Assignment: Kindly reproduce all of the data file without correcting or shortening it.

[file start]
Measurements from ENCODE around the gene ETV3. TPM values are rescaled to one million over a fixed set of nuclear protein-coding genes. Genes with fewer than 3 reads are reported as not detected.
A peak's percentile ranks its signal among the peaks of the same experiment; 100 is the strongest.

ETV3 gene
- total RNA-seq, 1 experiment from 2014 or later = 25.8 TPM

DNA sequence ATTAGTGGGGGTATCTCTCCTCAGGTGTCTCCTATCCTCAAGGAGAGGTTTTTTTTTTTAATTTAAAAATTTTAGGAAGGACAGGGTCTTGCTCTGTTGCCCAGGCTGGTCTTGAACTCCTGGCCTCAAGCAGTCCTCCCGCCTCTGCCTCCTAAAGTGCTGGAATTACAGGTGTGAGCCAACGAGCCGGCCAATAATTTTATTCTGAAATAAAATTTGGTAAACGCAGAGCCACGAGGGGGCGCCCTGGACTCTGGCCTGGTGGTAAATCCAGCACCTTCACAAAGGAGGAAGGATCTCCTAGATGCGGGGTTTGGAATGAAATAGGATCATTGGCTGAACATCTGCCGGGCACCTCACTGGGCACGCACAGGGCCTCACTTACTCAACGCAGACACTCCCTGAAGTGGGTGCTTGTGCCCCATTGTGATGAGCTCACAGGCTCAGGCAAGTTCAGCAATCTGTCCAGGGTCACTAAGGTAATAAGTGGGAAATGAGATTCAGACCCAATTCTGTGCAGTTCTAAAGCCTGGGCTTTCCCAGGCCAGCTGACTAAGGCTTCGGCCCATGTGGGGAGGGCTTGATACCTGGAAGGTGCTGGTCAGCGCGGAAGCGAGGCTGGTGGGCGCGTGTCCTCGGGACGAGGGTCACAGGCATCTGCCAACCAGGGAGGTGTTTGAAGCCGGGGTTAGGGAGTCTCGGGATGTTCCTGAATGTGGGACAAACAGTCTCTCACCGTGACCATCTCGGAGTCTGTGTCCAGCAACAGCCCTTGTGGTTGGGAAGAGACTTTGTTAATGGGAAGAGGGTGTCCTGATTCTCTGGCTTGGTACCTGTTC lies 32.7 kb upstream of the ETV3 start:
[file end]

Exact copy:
Measurements from ENCODE around the gene ETV3. TPM values are rescaled to one million over a fixed set of nuclear protein-coding genes. Genes with fewer than 3 reads are reported as not detected.
A peak's percentile ranks its signal among the peaks of the same experiment; 100 is the strongest.

ETV3 gene
- total RNA-seq, 1 experiment from 2014 or later = 25.8 TPM

DNA sequence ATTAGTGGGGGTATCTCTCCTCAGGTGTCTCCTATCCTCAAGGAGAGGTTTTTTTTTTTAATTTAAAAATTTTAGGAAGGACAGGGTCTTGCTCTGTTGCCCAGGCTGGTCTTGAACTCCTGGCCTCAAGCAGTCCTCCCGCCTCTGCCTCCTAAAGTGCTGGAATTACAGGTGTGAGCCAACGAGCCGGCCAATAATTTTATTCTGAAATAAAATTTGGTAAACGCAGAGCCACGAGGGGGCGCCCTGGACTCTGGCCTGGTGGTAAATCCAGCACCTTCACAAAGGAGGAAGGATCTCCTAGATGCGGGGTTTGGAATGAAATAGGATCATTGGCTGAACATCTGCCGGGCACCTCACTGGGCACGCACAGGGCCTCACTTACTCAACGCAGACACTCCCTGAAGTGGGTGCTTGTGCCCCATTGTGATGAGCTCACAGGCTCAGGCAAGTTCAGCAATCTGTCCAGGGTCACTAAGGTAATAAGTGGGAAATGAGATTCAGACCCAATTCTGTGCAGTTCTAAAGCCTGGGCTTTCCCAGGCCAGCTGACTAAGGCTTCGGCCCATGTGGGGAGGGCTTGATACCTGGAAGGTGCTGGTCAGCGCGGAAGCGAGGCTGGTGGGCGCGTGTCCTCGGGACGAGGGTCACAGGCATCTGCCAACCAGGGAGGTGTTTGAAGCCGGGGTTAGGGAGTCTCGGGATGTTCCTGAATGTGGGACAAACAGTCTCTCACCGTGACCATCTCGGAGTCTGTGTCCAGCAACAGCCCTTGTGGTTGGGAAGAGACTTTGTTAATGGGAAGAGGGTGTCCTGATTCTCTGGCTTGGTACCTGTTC lies 32.7 kb upstream of the ETV3 start: